Grand Egyptian Museum, The World’s Largest Archaeological Complex, Opens This Year
— 4 January 2023

Grand Egyptian Museum, The World’s Largest Archaeological Complex, Opens This Year

— 4 January 2023
Chris Singh
Chris Singh

The Grand Egyptian Museum, the result of almost two decades of planning, will finally be inaugurated this year. Located in Cairo, once open the new art institution will be the largest archaeological museum complex in the world, with no less than 100,000 historic artifacts including the entirety of King Tut’s treasure collection and various prehistoric objects tracing the fascinating history of Egypt.

Irish firm Heneghan Peng Architects is heading up the design of the monumental museum, which is located nearby the Pyramids of Giza and will have its own impressive facade with a massive entrance that looks like it’s made up of several glowing angular panels featuring hieroglyphs representing the names of kings and queens throughout Egyptian history.

The museum’s immense footprint could only be located in such a vast desert, given the scale clocks in at a massive 483,095 square metres, which translates to just under 120 acres. To put that into perspective, that’s about 90 regular-sized football fields.

(Photo via Grand Egyptian Museum).

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The Egyptian government is expecting the Grand Egyptian Museum to welcome around 15,000 visitors per day. That’s five million guests per year, which is about half of the current annual visitation record (10.2 million) set by The Louvre in 2018.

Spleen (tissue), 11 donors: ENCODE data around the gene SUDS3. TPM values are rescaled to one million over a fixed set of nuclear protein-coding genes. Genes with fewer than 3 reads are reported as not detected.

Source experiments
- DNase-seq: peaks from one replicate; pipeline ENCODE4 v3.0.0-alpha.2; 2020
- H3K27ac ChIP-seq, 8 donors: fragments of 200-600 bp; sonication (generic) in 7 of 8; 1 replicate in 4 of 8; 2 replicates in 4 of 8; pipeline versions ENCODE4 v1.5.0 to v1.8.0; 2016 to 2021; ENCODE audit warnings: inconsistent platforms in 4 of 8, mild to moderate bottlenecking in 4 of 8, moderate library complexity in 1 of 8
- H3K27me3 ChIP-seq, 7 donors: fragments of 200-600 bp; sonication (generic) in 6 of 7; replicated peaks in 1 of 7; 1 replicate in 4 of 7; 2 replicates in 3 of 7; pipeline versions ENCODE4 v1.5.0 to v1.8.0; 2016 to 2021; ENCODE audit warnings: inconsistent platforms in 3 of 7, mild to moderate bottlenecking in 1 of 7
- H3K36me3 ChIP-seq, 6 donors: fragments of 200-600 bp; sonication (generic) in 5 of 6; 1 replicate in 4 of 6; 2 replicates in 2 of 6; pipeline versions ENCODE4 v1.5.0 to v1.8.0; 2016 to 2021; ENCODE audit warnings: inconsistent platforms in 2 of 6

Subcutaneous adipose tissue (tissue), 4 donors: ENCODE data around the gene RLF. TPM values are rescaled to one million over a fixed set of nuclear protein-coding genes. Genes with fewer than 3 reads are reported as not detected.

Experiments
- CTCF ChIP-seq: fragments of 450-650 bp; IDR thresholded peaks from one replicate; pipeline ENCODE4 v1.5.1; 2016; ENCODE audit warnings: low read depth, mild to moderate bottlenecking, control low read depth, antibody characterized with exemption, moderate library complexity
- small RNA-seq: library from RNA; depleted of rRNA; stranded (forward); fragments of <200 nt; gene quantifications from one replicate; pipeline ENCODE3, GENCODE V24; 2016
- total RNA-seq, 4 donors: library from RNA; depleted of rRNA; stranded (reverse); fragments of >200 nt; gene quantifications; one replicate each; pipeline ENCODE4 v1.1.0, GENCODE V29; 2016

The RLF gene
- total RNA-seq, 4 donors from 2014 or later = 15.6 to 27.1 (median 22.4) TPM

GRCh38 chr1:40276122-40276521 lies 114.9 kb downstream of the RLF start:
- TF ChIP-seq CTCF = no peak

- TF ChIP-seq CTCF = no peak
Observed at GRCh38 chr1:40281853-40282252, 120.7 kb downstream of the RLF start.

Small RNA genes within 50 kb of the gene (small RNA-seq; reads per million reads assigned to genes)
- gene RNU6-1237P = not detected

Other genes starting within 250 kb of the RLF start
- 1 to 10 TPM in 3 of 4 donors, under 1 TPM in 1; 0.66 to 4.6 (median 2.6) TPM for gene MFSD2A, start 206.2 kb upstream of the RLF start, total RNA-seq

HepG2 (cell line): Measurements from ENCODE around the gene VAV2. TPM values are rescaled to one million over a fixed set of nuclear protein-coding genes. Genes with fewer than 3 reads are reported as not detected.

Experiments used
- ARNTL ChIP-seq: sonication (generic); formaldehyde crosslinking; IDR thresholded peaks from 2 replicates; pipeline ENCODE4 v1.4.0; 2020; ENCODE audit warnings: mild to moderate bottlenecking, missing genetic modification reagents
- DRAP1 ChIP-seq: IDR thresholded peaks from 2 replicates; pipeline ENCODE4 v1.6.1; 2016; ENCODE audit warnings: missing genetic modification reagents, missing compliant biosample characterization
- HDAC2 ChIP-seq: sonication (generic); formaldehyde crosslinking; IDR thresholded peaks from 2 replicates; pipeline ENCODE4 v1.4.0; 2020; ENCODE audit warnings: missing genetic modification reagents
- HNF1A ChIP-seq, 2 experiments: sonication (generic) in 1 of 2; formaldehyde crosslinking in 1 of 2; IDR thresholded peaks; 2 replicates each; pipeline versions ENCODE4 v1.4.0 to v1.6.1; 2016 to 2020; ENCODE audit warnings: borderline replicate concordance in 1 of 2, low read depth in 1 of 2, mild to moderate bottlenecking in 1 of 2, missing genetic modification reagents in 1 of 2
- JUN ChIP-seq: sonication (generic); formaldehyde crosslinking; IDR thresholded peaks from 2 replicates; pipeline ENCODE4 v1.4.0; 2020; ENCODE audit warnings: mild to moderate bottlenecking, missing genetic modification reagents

A large team of conservationists and archaeologists have been working around the clock to restore and re-examine many of these artifacts, some of which were previously showcased in the 117-year-old Egyptian Museum. In a way, you could consider the Grand Egyptian Museum a follow-up to what is currently one of the country’s most important cultural institutions, located in central Cairo’s Tahrir square.

According to CNN, the Grand Egyptian Museum will be powered by one of the world’s largest conservation centres, with around 17 labs dedicated to telling the story of a civilization with thousands of years to preserve.

“This will be a museum of the 21st century,” stated Director General Tarek Tawfik when talking with CNN.

“All means of modern technology have been taken into consideration in order to make this an unforgettable experience for the visitor, but at the same time provide the best possible environment for the artifacts.”

In addition to permanent features like a giant 3,200-year-old statue of Ramses II at the entrance and more than 100,000 antiquities, the Grand Egyptian Museum will host regular special exhibitions. The opening one will be the aforementioned display of King Tutankhamun’s valuables, with about 5,000 objects on show for the very first time since they were discovered in 1922.

The Grand Egyptian Museum has been an investment of around US$1 billion (~AU$1.5 billion) for the Egyptian government, which is twice the original cost owing the numerous setbacks including financial problems, environmental issues, political unrest and the COVID-19 pandemic.

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Chris Singh
Chris is a freelance Travel, Food, and Technology writer. He has had work published by The AU Review, Junkee Media and Australian Traveller Media and holds tertiary qualifications in Psychology and Sociology.


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